Ode to a Lamp

If you found yesterdays blurb inspiring, no worries, I’m back to normal with something the opposite of that. It’s all about this lamp.

Right now it’s sitting on top of the built on shelf of what used to be a very useful computer desk when we needed a pull-out perch for a keyboard. (The desk is now a collection spot in the bedroom for ”things that have to be put somewhere” until they finally make their way out the door headed for Value Village or the garbage bin.) The lamp is rather close to the ceiling when it sits up there. I thought it might throw more light down on me if it was up higher, but no such luck.

It’s one of those purchases I look at now and wonder “what was I thinking” and then feel the need to remember (or invent) my thought processes to justify carting it home. I liked how it looked, absolutely. I was in my ”African” obsessed stage of decorating development. I still have elephants and giraffes and decorative masks on my walls, and even some weird animal print candles hanging around, but less than half the amount of stuff I used to have. The lamp fit with the decor at the time but would also be useful as a light source I thought. Amazing how I failed to notice the shade being opaque.

Our house was built when nobody put overhead lighting in their living rooms, thus our need for a lamp or two. Unfortunately I have a history of poor lamp choices. I think it began with a cursed pole lamp wedding gift with three upside-down green tulip shades. It shed ugly lamp vibes all over me and I’ve been lamp doomed ever since. Remember swag lamps? Yep, I’d likely still have mine, creepy looking chain and all, if it hadn’t shorted out and tried to burn the house down.

For whatever obscure reason I still like this silly thing. It’s been moved all over the house in search of a spot where it might fit in and belong. It casts a dull glow in a dark corner but fails utterly otherwise. It’s too tall for a table, too short for the floor, hard to dust, and has an inconvenient switch partway down its cord. And yet, here it is, with a face only a doomed lamp lady could love.

I love it SO much, if someone snuck it out of my house and I never saw it again I might not even notice it was gone.

6 thoughts on “Ode to a Lamp

  1. You could re-purpose- find a way to put a bottom on the shade and you have a little trash receptacle to put near a desk. Take out the electrical aspects from the rest and it turns into an efficient club to keep by the bed just in case those sneaker intruders make it into the house.

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  2. That’s a stunning lamp. It has real character, you would never think a lamp could have character but that one really does. It wants to tell you something. I would never have associated it with African decor but there we go! Another thing that really stood out to me was the fact that overhead lighting in living rooms was not a common thing? When was this? I am OBSESSED with living room lighting. Last year we lived in a really tiny and cramped and depressing house and I used to go for a lot of walks in dark evenings and have a look into other people’s living rooms as I walked past. They all looked so cosy and comfy and made me daydream of living in their living rooms as opposed to coming home to my nasty cold weird bright depressing one. Once it clicked… NONE of those living rooms had overhead lighting? Who thinks of that? Who comes up with it? Is lighting something people consider when they decorate their living rooms? Ours came fitted with a huge silver chandelier that was the ugliest thing known to man so we replaced with with something more gentle and wooden. I love it but it’s not cosy. Maybe the answer is lamps. Anyway, long comment, and all to say I love your lamp. It’s imposing but a dwarf, I can see why you like it…and now you’ve written a blog post about it I think you may miss it if someone was to sneak it out!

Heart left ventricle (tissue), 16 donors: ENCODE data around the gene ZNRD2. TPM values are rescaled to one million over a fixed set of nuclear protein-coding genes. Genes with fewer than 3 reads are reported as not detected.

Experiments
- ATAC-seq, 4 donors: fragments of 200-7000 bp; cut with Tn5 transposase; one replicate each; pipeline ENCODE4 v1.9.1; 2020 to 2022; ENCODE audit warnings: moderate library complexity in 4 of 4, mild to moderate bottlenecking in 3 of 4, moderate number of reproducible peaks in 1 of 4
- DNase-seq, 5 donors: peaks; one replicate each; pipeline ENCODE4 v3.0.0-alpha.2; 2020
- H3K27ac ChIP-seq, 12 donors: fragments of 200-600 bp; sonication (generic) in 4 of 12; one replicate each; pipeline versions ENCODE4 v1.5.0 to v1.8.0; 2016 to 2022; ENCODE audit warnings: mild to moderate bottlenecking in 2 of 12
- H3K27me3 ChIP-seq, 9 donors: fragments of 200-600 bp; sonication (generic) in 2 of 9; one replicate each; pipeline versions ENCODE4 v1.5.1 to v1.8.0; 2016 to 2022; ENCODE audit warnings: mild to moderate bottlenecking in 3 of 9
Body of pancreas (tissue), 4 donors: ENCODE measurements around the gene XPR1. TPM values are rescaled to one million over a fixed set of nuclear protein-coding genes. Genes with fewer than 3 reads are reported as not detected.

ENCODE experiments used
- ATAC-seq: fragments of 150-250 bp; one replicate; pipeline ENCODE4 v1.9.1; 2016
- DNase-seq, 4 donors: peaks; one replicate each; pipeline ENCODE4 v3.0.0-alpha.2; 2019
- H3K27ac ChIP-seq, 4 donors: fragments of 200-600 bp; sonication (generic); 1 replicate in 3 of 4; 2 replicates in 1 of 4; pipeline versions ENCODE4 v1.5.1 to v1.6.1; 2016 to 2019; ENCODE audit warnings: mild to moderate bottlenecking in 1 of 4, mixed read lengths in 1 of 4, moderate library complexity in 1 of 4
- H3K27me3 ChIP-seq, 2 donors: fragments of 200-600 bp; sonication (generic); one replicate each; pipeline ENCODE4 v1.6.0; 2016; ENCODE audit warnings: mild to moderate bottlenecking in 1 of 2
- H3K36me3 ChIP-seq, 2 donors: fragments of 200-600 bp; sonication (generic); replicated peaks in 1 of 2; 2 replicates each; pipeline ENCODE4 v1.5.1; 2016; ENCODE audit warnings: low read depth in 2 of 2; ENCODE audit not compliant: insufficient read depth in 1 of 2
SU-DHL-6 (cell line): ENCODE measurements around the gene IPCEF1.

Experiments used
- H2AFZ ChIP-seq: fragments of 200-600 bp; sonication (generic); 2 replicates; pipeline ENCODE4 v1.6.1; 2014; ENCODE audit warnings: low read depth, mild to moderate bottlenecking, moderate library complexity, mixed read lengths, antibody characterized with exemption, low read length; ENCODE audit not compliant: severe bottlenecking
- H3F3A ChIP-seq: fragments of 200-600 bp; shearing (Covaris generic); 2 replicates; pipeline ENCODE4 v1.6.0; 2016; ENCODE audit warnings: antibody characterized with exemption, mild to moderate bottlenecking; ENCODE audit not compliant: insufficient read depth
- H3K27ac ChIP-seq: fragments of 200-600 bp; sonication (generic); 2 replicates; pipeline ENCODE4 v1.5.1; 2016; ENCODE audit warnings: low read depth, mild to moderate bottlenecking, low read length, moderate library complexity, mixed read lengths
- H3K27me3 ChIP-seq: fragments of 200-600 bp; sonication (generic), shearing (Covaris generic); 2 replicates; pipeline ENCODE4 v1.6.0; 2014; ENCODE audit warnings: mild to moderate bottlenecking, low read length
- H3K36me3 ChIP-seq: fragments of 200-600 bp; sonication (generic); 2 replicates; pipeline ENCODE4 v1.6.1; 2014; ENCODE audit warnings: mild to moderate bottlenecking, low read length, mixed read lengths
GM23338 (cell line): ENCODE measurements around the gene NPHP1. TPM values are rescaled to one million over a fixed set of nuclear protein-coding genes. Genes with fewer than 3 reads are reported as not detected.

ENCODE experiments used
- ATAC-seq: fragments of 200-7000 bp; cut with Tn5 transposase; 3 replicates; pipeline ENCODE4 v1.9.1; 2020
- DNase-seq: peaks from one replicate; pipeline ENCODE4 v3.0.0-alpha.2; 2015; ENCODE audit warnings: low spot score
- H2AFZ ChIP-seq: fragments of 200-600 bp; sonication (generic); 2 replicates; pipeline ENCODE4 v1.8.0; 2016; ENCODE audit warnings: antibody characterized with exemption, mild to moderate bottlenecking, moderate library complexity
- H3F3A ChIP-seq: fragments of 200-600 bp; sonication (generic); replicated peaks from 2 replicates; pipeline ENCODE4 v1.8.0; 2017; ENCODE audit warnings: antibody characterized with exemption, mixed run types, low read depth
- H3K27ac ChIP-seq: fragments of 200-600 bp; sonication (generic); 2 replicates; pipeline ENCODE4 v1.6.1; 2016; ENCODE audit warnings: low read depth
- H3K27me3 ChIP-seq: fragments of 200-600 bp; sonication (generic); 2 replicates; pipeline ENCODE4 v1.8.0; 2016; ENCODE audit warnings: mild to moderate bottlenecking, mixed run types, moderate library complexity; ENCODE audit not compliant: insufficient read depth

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    • I love your long comments! And thanks for confirming my strange attachment to this odd little lamp. The only reason it went with my African stuff is because it is wooden and dark brown, like a lot of the masks and carvings. This house and my sisters (eastern and western provinces) were both built in the 1970’s I think, both with no overhead lighting in the living rooms, but with hanging lights over the dining room tables, so indirect lighting I guess, but definitely a need for lamps. They have now renovated theirs so it’s open plan, natural light from both sides of the house and lots of pot lights in the ceiling. We continue to sit in the dark. lol. I’ve watched enough decorating shows to know how important lighting is to the ambience of a room and soft lighting that casts interesting shadows does make things more cosy. Probably why we like Christmas tree lights so much when they’re lit up in a dark room. Yes I do believe this lamp has a grip on me and staying power, however useless it is.

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  3. I’m so happy to get your posts again. It’s been years for some reason. I like the lamp and other than for reading, at 84 I prefer soft dark lighting because dust and wrinkles don’t show in it.

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    • Haha isn’t that the truth! Dim lighting is very kind. I have a portion of my hallway and living room that gets direct sunlight some days and it’s amazing how dust and crumbs accumulate there – but only while the sun shines of course. I have a little hand held cordless vacuum that works well on those pesky areas. ❤️

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